|Trigger||Skier||Avalanche Type||Soft Slab|
|Slope Angle||30deg||Crown Depth||4in|
Standard route up Troy and to the saddle. We saw multiple crowns along Troy on the NNW aspect. A couple D1 sized storm slab were observed up close, one at about 2500′ on the west aspect with a 4-5in crown that was remotely triggered by previous skiers in the area. Temperature was colder in the morning, warming later in the day. Snow was most of the day. Also of note was another recent, naturally triggered, but larger wind slab avalanche on the NNW aspect of Troy. Size was about D1.5-2 which deposited large debris chunks at the bottom of the slope. It was in the clouds so was harder to get eyes on, but starting probably around ~2850′ and running a couple hundred feet down slope. Information in the Avalanche details section is for the remotely triggered soft slab slide heading up Troy saddle skin track.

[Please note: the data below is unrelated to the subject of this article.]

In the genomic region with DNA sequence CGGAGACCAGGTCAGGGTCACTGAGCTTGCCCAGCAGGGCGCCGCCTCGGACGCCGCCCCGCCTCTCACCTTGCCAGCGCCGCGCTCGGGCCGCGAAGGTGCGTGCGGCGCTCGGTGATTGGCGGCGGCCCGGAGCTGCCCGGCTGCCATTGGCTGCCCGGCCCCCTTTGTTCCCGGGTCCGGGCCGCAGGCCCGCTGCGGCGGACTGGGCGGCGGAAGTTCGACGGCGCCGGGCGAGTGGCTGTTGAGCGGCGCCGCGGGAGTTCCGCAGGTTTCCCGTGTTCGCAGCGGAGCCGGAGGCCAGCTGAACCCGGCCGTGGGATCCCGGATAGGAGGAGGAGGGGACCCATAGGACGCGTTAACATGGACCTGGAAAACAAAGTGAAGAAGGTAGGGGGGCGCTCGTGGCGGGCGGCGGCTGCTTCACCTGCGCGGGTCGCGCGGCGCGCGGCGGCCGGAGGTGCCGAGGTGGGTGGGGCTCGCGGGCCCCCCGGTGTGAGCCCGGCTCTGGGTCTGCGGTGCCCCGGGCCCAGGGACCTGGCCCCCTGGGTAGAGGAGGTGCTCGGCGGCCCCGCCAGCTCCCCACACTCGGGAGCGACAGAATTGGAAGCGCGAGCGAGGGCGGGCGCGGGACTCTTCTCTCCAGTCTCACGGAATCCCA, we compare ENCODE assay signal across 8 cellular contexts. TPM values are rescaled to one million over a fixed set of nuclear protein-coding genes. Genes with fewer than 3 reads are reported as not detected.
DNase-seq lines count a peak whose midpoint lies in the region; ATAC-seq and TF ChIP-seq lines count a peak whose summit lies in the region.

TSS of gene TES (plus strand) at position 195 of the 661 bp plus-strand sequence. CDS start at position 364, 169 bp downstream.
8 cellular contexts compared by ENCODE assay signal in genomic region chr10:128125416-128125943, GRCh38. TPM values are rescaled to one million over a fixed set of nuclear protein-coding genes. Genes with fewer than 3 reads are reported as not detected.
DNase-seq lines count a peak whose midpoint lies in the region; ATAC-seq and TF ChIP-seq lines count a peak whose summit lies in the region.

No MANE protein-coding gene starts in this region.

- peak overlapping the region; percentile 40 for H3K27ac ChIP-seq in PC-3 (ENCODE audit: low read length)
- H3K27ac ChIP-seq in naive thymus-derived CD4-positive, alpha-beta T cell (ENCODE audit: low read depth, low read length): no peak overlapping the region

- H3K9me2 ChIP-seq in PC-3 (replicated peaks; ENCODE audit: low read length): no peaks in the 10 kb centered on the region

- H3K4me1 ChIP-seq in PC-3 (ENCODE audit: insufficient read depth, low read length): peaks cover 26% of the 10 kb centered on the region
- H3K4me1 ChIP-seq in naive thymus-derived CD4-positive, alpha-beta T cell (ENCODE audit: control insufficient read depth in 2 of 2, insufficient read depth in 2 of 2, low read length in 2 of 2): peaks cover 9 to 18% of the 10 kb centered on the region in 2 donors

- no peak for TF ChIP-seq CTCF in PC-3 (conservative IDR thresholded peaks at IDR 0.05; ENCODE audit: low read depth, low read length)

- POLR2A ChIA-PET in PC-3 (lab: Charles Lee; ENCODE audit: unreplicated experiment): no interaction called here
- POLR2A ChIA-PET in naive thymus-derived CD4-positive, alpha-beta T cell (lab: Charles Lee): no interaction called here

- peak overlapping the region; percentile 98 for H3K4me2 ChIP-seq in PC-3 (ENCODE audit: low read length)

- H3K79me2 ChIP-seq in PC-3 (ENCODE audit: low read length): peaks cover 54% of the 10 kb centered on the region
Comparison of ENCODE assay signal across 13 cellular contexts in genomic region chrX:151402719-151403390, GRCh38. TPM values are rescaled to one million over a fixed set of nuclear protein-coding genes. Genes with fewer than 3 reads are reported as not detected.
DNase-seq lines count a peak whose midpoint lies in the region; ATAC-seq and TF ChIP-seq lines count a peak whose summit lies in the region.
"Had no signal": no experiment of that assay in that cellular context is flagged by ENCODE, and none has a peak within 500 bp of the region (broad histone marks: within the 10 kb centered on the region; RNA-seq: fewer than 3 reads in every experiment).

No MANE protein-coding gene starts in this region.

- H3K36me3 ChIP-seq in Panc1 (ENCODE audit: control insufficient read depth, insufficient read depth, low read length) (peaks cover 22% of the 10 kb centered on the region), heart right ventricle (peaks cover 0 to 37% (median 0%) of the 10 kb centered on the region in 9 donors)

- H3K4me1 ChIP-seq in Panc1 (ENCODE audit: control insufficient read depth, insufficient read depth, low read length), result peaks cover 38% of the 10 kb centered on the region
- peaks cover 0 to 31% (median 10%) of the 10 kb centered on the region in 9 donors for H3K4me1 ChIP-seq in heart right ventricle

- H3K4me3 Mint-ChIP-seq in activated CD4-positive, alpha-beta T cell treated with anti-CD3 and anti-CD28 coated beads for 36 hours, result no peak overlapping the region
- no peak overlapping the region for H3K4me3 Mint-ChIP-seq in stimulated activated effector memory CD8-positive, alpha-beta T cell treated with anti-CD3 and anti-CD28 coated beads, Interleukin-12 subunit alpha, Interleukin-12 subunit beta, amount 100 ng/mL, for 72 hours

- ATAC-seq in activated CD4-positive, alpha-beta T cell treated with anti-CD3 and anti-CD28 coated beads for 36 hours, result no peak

|Cracking (Shooting cracks)?||Yes|
Calm wind in the trees on the skin track, switching to moderate strength winds at treeline coming out of the East. Snowing at a rate of about 1cm an hour, and temperature was 23 F, warming slightly towards the end of the day.
Pit was dug adjacent to a older storm slab crown convexity (naturally triggered last night or very early this morning, which was being refilled by the new snow/wind but crown was still visible).
Inlcline: 32 degrees
We conducted multiple ECTs and a CT and most collapsed upon isolation of test columns, results were at a very thin, pencil hard, wind slab layer buried 25cm.
CTV, down 25cm
multiple ECTPV, down 25cm
ECTN 3, down 35cm
ECTN 14, down 55cm
In summary, very sensitive!
A hasty pit was dug at about 2200', of note were two fairly dense wind slab layers, 25cm below the surface, each 5cm thick. Compression tests results were easily to moderately triggered.
Keep in mind, spatial variability in the snowpack across elevation and distance.